Reading Our Way

For Professionals

Reading Our Way makes it easier than ever for teachers and educators to share the joy of reading with students of all ages.

Our program works by providing the tools to teach early reading and word recognition to children and adults who have strong visual-memory skills.

The best way for visual learners to read?  With the whole word approach to learning.

Teaching is challenging at the best of times. Teachers have the tough task of imparting a holistic approach to reading to give all their students the best chance at being strong and confident readers. However, this outcome is not always achieved; studies have shown that many children are falling through the cracks.

Students who are visual learners are often not getting all their learning needs met. Schools tend to take a phonics approach to early reading; however, statistics show that 65% of what we learn is through what we see. Learning to read through phonics is therefore counter-intuitive to how visual learners actually learn. These children have powerful right hemispheres and learn using multi-dimensional images.

Learning from listening is difficult for visual learners. Learning from looking is much easier, for example; road maps, stop signs and traffic lights. In fact, the part of the brain used to process words is quite small in comparison to the part that processes visual images.

Words are abstract and rather difficult for the brain to retain, whereas visual images are concrete and, as such, more easily remembered.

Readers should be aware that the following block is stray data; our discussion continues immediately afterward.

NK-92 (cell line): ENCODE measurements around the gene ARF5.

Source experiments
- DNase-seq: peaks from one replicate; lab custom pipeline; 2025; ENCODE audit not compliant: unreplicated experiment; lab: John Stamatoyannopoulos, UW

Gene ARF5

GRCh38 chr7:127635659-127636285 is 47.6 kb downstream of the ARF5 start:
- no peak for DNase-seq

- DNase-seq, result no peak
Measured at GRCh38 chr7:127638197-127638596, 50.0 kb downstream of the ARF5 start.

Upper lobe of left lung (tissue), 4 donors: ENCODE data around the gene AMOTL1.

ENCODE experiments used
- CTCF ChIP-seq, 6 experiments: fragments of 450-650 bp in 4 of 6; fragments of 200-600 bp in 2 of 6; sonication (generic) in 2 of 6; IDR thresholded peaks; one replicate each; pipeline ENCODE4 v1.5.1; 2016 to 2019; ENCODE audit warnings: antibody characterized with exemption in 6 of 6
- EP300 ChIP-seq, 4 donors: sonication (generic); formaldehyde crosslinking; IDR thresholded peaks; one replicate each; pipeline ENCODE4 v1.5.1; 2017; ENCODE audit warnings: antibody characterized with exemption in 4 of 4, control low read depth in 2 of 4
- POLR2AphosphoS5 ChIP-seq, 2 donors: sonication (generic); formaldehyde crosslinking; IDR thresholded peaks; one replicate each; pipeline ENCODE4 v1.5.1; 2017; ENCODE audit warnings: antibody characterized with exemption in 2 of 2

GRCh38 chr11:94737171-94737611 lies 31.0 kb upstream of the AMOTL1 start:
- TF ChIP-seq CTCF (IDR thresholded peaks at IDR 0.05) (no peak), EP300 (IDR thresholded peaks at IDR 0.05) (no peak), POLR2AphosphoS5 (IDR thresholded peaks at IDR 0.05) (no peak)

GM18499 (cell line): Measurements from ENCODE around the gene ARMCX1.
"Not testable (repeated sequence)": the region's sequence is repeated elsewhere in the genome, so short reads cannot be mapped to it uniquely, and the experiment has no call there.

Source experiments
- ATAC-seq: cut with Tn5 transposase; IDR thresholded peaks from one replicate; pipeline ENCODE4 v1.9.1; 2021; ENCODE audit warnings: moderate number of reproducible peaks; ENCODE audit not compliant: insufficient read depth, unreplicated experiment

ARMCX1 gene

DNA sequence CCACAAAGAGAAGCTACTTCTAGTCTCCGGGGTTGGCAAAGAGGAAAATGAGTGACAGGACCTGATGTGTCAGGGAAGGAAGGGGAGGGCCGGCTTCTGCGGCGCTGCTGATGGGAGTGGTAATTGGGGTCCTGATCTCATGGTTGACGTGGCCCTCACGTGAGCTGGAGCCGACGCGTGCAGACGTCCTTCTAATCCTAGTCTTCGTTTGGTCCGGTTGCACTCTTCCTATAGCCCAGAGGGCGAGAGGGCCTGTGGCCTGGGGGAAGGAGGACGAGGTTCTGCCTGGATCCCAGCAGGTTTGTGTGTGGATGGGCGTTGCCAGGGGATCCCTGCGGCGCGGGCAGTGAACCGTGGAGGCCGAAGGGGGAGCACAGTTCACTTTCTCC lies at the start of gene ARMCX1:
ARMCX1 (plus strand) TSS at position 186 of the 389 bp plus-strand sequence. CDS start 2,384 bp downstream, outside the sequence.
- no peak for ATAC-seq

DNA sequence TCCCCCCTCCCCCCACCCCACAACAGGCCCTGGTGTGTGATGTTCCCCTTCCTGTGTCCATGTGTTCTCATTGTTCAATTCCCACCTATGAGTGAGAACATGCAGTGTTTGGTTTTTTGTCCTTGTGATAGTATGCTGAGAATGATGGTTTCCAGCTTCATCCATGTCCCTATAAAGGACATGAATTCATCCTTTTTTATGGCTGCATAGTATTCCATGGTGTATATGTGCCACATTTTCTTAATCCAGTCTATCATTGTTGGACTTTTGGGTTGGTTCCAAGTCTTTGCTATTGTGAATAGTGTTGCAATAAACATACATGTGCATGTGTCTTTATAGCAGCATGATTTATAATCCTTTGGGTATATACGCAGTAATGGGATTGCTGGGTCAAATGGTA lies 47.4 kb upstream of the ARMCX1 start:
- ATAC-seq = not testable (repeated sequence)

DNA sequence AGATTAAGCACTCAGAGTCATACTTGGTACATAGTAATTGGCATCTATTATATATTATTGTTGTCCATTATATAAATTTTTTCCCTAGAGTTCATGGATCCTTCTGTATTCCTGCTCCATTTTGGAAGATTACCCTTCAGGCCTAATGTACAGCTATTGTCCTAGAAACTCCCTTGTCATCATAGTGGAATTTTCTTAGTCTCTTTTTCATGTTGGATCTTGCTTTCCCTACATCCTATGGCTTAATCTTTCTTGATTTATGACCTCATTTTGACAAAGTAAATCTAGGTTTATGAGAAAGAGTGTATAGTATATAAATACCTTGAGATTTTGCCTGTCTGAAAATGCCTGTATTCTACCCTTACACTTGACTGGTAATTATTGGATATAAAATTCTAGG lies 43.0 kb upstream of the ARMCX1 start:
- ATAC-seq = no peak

Though visual-spatial students are often very bright, they don’t always find success in academic environments. This is because schools and educational facilities are a haven for left hemisphere learners, or auditory-sequential learners. This is where the ‘Reading Our Way’ program will help enrich the reading experiences of visual learners in their educational environment.

A recent study by Professor Linda Gilmore & Ms Cherry Ko demonstrated the success the Reading OUR Way program can have:

‘Across an average period of approximately 4 months…9 children gained an average of almost 18 reading words…All participants had improvements in receptive language, 7 of the 9 children gained at least 6 months in receptive language with some achieving gains as great as 14 and 16 months. 5 of the 9 also improved in expressive language’.


References:

Reaching the Visual Learner: Teaching Property Through Art: http://papers.ssrn.com/sol3/papers.cfm?abstract_id=587201
Visual Learning: http://www.psychologytoday.com/blog/get-psyched/201207/learning-through-visuals

Teaching Reading
to Visual-Spatial Learners